Long story short, Kilian Jornet and Lizzy Hawker won. That wasn't a surprise, since both have won the tour a couple of times. Hawker also won last year's shorter replacement event.

Kilian had some serious competition, which made the race exciting to follow. Ultimately others could not climb and descend like him. His finish time was 20:36:43. Iker Karrera was 2nd and Sebastien Chaineau 3rd, each about 10 mins apart. Here is a video of the three first men arriving in Chamonix.

Also Lizzy Hawker had her share of fun by catching and beating men in top 20. Interestingly many of them DNFd after getting chicked by her. She was easily the most inspiring star of the race. After 5 hours she fell to 27th place overall, but then she started to rise again. She finished 13th overall in 25:02:00.

The weather turned bad once again just before the start. A heavy storm with snow and all caused an annoying delay of five hours (from 6:30 PM to 11:30 PM) on Friday. Somehow both the organizers and the toughest competitors seem to have pulled it through. However there were no Americans in top 10 (France 4, Spain 2, Japan 2, Portugal 1, Hungary 1). I guess the unpredictable Alpine weather and equally complex French organization broke their spirits eventually.

The course was slightly changed from last year. It was the longest route in UTMB history: 169.9 km (105.6 miles) with 9,586 meters (31,450 ft) cumulative climbing. From Champex they had to run via the aid station in Martigny, because the storm had destroyed the one in Bovine.

By 9AM Sunday morning - after two cold nights of running - only 113 out of 2,369 registered competitors had finished. And keep in mind that they are all accomplished, well-trained ultra trail runners. There's still 12.5 hours time left, but we might see a big DNF percentage in this year's race, certainly over 50%. Anyone who can finish this race is a hero with unlimited bragging rights.

Saturday, August 27, 2011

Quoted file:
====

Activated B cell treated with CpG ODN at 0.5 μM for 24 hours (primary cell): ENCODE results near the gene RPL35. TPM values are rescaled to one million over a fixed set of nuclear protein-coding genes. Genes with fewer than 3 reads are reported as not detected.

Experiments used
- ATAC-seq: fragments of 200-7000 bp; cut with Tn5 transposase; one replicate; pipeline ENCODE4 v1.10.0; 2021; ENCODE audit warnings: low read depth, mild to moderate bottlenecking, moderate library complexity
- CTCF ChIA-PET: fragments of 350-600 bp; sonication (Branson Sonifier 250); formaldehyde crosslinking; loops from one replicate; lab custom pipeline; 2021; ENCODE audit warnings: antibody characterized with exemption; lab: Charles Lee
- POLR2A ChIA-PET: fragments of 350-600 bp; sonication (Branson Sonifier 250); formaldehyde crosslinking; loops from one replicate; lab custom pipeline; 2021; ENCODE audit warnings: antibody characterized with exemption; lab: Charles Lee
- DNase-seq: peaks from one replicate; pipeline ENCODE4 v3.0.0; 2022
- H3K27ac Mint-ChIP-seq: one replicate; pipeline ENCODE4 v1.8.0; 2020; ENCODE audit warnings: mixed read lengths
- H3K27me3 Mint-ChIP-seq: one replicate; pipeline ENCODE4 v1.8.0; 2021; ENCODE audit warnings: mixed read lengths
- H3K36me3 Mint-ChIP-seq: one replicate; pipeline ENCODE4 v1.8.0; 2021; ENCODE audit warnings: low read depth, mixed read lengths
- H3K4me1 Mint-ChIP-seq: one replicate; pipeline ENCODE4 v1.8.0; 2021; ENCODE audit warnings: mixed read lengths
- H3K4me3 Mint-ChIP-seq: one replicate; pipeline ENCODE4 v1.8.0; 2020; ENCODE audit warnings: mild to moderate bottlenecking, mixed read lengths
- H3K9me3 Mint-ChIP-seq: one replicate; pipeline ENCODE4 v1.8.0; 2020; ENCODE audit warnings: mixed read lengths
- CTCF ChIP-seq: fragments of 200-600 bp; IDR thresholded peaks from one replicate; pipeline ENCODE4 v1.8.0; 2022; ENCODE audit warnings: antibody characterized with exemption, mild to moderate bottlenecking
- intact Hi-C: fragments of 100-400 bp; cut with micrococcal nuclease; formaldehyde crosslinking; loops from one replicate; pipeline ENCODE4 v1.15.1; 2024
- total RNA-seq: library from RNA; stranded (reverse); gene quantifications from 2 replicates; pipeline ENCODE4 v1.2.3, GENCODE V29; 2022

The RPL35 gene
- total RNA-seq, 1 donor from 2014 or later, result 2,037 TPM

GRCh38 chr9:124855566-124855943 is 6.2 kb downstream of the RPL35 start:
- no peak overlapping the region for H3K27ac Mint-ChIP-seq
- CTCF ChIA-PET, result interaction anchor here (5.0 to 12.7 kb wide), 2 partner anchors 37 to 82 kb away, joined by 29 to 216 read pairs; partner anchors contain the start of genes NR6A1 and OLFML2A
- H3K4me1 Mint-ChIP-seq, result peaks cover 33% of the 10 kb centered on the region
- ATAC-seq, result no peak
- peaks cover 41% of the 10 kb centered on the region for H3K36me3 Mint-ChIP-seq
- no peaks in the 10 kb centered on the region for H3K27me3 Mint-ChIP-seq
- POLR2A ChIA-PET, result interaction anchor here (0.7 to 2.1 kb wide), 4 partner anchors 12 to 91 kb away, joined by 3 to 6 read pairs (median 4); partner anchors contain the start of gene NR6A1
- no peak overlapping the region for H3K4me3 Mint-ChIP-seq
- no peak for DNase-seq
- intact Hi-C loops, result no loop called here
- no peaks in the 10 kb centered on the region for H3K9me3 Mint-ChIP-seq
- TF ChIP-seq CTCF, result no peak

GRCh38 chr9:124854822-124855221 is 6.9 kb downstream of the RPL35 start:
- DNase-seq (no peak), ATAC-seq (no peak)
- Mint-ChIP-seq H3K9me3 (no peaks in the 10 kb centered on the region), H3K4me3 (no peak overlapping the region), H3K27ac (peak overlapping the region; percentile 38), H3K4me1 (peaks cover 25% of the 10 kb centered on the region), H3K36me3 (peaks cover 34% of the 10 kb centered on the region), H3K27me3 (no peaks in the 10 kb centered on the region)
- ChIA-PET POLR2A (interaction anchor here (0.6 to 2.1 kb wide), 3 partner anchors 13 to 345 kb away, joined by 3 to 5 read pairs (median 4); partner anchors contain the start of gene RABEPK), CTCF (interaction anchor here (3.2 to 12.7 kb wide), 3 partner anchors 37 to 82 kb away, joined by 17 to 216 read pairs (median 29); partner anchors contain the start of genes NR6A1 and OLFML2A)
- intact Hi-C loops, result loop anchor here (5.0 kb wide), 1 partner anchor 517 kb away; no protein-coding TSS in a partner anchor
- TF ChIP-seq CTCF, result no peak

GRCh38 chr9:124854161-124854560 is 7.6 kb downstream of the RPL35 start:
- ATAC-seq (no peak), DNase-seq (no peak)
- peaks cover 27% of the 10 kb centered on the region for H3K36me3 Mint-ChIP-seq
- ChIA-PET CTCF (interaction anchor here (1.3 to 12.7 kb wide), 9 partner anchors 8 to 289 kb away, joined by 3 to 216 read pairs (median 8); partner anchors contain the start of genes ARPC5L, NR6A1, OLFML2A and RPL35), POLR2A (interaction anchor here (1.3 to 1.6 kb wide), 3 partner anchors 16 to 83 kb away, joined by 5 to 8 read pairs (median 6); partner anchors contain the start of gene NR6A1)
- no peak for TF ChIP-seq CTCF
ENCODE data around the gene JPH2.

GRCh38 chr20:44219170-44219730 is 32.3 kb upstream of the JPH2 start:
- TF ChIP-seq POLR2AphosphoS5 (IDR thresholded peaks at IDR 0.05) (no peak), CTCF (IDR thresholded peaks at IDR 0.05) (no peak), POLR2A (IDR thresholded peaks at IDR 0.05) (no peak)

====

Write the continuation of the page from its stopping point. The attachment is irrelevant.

"Ich bin Berchmo"

"Ich bin Berchmo" - I'm the Mountainman, Dieter Ulbricht from can now finally say without any doubt.

Somehow he managed to take lots of pictures while finishing MountainMan Ultra 2011 50-miler in 12:47 - well below the 15-hour cutoff. Maybe it helped that he has already accomplished more difficult challenges like UTMB 2008.

Anyway, check out his 7-page photo reportage (in German) here.

Friday, August 26, 2011

PTL 2011

UTMB will start today, but actually it already started on Monday! They have this little known non-competitive 300 km Bohemian version of the race called Petite Trotte á León.

PTL can be done in teams of two runners only. Basically they just give you the GPS coordinates on Monday and send them off. They can do whatever they like during the week, as long as they go through the control points and finish in 138 hours.

The straightest way will require some steep hard-core climbing, so this event is certainly not for the vertigo-heads like me. There's a team from Finland, but only they know where they are and how they are doing at the moment. I'm sure they will finish in good spirits though, as I met them in Switzerland this summer and they seem like extremely tough guys.

Thursday, August 25, 2011

Ultra Topher du Mont Blanc

On the eve of UTMB iRunFar interviews Mr. Topher Gaylord, who is in European trail running circles known as Ultra Topher du Mont Blanc. Just kidding, but he really knows the race and the course better than many of us Europeans.

I for one have never been to Chamonix in France or Courmayer in Italy. I've ran through Champex in Switzerland twice, but that's about it. The way my running is going, I might never actually get to do the world's most interesting race. However dreaming is free, so let's dream on!

Wednesday, August 24, 2011


Kilian Jornet: HOW i PREPARE AN ULTRA. Lots of interesting stuff there.

"My diet consists of mainly pizza and Nutella."

"In the end, the body learns; It's very wise."